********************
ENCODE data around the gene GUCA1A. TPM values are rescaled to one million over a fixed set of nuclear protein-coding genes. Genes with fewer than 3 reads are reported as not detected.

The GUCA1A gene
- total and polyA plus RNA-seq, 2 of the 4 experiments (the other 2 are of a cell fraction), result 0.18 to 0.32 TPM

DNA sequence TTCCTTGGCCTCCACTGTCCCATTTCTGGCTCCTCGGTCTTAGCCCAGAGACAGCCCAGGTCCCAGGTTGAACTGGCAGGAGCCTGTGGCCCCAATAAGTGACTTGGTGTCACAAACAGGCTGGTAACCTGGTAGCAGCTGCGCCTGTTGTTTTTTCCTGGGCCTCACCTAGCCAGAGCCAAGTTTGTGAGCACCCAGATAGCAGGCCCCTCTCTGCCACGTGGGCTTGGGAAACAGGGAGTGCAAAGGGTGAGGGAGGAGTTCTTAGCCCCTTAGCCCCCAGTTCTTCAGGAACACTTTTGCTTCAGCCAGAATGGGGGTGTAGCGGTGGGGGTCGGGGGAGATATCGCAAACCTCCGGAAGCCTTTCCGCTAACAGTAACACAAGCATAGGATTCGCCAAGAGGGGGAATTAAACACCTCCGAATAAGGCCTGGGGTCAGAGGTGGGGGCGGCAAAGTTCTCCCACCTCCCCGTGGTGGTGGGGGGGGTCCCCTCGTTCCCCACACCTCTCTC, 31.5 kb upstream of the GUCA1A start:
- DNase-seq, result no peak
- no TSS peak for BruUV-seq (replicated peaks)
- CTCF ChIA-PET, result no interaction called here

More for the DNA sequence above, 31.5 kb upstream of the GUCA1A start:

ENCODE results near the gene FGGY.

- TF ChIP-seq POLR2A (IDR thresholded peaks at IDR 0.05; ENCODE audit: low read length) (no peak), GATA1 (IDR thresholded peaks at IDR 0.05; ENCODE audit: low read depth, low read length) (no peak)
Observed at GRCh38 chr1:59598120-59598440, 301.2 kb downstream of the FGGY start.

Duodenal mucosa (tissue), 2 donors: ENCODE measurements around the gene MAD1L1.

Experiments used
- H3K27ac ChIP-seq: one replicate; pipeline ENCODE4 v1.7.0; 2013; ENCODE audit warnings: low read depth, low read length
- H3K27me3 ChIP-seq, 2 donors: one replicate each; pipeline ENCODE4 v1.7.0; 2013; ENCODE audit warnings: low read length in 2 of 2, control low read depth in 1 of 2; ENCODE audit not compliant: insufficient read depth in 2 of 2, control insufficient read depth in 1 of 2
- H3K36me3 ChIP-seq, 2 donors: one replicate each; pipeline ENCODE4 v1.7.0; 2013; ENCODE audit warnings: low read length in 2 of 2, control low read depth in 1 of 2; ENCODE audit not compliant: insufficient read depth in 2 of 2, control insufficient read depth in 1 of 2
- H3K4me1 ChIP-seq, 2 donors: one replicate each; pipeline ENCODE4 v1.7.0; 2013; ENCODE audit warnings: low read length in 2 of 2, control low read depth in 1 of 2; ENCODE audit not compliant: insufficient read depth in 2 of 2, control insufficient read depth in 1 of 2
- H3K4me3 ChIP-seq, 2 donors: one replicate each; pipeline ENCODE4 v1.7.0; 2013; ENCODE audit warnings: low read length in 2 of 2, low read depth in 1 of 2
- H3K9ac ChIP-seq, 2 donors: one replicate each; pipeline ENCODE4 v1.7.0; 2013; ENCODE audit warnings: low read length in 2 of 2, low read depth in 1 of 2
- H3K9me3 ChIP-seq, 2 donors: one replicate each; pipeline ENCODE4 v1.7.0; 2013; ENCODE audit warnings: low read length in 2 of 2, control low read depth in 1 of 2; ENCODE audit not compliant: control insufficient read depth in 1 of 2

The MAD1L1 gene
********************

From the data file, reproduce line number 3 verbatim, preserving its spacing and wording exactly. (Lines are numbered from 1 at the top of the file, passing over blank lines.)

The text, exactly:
- total and polyA plus RNA-seq, 2 of the 4 experiments (the other 2 are of a cell fraction), result 0.18 to 0.32 TPM